LS: Well it’s different. Theatre 503 is dedicated to championing new writing. I’m tremendously excited about that. I began here and so for me it is ‘coming home’. For me it’s all about facilitating new work being performed. My career was launched by 503 and I want others to be in the same fortunate position. So it’s wonderful to go and work elsewhere but it’s beyond belief to bring all that experience back to 503. I hope I can do 503 justice.
What about the rehearsal process for you Lisa? Has it been different for ‘In the event of Moone disaster’?
LS: I think that’s a really interesting question. With new writing, you have to go about it somewhat differently from the normal process of rehearsing. I spend the first week making sure everyone ‘is on the same page’. And then we’re up on our feet. This is followed by a lot of improvisation. With ‘Moone disaster’ there was also a lot of working out of relationships. Then with new writing there’s the interaction of an audience, and often my plays change on how they are received.
What are your future plans for 503 Lisa?
LS: I think we are at a tipping point in Theatre. There seems to be a shift in the ecology. Twenty years ago lots of new writers were being encouraged to write. To a certain extent their plays were being performed. Then this dropped off. Today there is simply a lot less performance venues. 503 is unique in that it is entirely committed to presenting new work. So it is world premiere after world premiere. I’d like 503 to work with companies to get new writers performed. I’m aware 503 is Fringe but everything is done to the highest of professional standards.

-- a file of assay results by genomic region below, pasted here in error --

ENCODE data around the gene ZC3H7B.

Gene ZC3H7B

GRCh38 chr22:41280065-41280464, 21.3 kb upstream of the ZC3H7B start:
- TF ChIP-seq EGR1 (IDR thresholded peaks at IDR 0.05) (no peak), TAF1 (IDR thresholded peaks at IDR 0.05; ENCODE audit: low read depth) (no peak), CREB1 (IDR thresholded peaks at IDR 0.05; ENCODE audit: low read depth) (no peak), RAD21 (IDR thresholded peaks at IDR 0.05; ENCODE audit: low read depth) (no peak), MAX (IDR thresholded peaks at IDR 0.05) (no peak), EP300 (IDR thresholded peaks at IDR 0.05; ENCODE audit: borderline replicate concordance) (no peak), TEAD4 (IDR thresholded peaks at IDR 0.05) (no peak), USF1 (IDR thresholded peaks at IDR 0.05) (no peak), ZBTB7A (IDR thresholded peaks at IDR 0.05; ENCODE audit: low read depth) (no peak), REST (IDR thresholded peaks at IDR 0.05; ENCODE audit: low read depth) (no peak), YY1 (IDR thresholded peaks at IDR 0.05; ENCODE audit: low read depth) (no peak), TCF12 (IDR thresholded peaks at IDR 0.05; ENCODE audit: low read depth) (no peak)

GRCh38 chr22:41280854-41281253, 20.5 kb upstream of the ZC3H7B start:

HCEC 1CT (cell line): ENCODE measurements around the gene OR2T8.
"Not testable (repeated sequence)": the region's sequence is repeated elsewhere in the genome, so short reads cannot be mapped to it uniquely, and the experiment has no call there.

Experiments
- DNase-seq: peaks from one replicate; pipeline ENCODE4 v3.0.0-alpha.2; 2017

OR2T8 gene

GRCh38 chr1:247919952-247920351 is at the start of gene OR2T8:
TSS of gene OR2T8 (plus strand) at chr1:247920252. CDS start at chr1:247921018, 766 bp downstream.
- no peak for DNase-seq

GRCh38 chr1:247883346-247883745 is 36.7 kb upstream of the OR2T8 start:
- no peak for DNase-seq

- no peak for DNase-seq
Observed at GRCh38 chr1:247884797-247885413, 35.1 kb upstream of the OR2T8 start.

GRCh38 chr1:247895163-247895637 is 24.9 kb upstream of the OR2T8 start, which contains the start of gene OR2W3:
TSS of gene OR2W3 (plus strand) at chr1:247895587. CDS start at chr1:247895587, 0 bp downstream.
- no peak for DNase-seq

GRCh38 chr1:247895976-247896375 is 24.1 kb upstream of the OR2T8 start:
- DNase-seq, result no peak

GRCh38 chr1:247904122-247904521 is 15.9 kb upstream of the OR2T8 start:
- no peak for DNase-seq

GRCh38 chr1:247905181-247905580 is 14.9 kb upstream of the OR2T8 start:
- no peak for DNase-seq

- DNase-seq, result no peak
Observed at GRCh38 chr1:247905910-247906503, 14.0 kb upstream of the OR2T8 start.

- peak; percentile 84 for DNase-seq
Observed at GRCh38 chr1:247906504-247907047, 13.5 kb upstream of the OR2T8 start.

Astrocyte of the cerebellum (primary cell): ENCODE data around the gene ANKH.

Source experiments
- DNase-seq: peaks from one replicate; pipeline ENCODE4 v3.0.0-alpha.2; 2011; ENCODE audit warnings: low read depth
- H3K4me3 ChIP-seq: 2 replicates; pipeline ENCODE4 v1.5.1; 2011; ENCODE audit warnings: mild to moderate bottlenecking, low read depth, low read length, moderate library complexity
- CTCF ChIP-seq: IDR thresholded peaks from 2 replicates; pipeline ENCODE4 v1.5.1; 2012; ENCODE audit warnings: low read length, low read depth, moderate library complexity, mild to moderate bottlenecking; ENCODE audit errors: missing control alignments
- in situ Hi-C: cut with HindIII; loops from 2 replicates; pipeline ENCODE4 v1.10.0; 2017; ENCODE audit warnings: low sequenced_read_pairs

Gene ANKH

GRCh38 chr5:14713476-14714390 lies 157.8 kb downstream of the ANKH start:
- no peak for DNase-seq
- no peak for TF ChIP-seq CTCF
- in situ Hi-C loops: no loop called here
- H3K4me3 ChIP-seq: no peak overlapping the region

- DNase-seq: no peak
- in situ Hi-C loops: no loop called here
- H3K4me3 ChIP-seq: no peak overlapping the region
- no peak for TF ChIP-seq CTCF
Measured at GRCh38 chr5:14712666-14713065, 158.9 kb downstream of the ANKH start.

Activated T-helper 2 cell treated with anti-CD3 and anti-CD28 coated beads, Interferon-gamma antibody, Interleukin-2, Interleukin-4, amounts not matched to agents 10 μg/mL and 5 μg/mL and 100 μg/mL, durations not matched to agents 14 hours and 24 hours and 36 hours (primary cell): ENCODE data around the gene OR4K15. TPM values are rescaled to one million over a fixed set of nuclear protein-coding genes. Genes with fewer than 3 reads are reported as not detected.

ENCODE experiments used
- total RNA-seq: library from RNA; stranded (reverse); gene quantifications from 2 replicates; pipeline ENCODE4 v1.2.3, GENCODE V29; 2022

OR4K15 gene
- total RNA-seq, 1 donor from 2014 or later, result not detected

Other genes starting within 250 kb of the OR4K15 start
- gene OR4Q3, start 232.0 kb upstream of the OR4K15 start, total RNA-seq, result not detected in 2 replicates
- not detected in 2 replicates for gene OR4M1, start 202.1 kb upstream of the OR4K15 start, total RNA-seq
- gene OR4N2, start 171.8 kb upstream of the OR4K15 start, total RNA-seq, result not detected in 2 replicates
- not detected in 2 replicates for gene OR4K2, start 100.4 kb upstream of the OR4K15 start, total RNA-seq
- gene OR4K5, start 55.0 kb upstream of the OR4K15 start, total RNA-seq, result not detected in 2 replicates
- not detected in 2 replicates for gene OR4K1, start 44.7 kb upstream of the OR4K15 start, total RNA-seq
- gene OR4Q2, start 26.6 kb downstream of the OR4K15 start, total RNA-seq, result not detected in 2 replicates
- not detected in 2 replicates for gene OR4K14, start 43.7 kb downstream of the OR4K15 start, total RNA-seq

And where do you see yourself in the future Lisa?
LS: I want to continue my freelance work. So I’d like to work on bigger stages and internationally if possible. And I now have a home base at 503 and that is terribly exciting. So it’s really pushing myself further but also encouraging writers and directors who come after me. And also I have a secret desire to stage a Musical at 503. But don’t tell anyone.
During that first season at the SJT I was asked to go to the premiere of a new play. On the first night I sat between the adaptor and the director. There were five people in the audience plus the bar lady. (It was performed in the bar.) At the end I turned to the ‘creatives’ and told them it was, ‘jolly good, I hope it has a further life’. The play was ‘A Woman in Black’. It’s been in the West End now for some 27 years and is still going strong. Let us hope Andrew Thompson’s ‘In the Event of Moone Disaster’ has a similar longevity.